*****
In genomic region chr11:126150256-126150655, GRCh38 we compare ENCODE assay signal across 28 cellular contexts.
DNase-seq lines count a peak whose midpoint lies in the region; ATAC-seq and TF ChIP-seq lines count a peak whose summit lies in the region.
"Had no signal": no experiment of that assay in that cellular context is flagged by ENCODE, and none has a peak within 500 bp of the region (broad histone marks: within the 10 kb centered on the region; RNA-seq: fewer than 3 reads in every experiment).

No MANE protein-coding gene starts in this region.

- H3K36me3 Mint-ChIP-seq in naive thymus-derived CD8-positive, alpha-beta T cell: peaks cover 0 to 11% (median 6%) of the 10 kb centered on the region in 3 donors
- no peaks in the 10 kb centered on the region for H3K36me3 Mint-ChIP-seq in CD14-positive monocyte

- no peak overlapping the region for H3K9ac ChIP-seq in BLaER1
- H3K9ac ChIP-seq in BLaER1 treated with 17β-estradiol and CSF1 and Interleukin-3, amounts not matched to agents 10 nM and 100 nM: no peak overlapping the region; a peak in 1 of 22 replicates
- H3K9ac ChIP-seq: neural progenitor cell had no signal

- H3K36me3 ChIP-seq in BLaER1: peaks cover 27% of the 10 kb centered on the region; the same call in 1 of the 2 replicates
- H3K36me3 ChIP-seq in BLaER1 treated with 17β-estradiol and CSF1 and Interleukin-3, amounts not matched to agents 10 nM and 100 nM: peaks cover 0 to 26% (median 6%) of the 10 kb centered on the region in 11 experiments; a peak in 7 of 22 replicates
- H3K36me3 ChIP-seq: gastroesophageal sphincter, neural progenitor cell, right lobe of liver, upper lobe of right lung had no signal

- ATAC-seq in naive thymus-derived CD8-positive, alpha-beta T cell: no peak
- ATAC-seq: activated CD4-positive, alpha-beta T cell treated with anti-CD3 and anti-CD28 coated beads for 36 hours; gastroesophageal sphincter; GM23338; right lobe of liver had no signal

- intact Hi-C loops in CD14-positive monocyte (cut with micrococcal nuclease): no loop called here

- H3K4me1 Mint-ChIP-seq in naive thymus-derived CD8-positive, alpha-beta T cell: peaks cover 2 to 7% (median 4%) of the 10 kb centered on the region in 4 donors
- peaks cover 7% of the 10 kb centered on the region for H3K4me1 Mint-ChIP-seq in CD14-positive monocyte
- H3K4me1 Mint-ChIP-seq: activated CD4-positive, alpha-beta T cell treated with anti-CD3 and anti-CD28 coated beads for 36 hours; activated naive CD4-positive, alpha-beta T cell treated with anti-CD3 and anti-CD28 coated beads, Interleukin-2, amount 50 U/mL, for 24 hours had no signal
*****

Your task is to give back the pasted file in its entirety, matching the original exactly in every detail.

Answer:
In genomic region chr11:126150256-126150655, GRCh38 we compare ENCODE assay signal across 28 cellular contexts.
DNase-seq lines count a peak whose midpoint lies in the region; ATAC-seq and TF ChIP-seq lines count a peak whose summit lies in the region.
"Had no signal": no experiment of that assay in that cellular context is flagged by ENCODE, and none has a peak within 500 bp of the region (broad histone marks: within the 10 kb centered on the region; RNA-seq: fewer than 3 reads in every experiment).

No MANE protein-coding gene starts in this region.

- H3K36me3 Mint-ChIP-seq in naive thymus-derived CD8-positive, alpha-beta T cell: peaks cover 0 to 11% (median 6%) of the 10 kb centered on the region in 3 donors
- no peaks in the 10 kb centered on the region for H3K36me3 Mint-ChIP-seq in CD14-positive monocyte

- no peak overlapping the region for H3K9ac ChIP-seq in BLaER1
- H3K9ac ChIP-seq in BLaER1 treated with 17β-estradiol and CSF1 and Interleukin-3, amounts not matched to agents 10 nM and 100 nM: no peak overlapping the region; a peak in 1 of 22 replicates
- H3K9ac ChIP-seq: neural progenitor cell had no signal

- H3K36me3 ChIP-seq in BLaER1: peaks cover 27% of the 10 kb centered on the region; the same call in 1 of the 2 replicates
- H3K36me3 ChIP-seq in BLaER1 treated with 17β-estradiol and CSF1 and Interleukin-3, amounts not matched to agents 10 nM and 100 nM: peaks cover 0 to 26% (median 6%) of the 10 kb centered on the region in 11 experiments; a peak in 7 of 22 replicates
- H3K36me3 ChIP-seq: gastroesophageal sphincter, neural progenitor cell, right lobe of liver, upper lobe of right lung had no signal

- ATAC-seq in naive thymus-derived CD8-positive, alpha-beta T cell: no peak
- ATAC-seq: activated CD4-positive, alpha-beta T cell treated with anti-CD3 and anti-CD28 coated beads for 36 hours; gastroesophageal sphincter; GM23338; right lobe of liver had no signal

- intact Hi-C loops in CD14-positive monocyte (cut with micrococcal nuclease): no loop called here

- H3K4me1 Mint-ChIP-seq in naive thymus-derived CD8-positive, alpha-beta T cell: peaks cover 2 to 7% (median 4%) of the 10 kb centered on the region in 4 donors
- peaks cover 7% of the 10 kb centered on the region for H3K4me1 Mint-ChIP-seq in CD14-positive monocyte
- H3K4me1 Mint-ChIP-seq: activated CD4-positive, alpha-beta T cell treated with anti-CD3 and anti-CD28 coated beads for 36 hours; activated naive CD4-positive, alpha-beta T cell treated with anti-CD3 and anti-CD28 coated beads, Interleukin-2, amount 50 U/mL, for 24 hours had no signal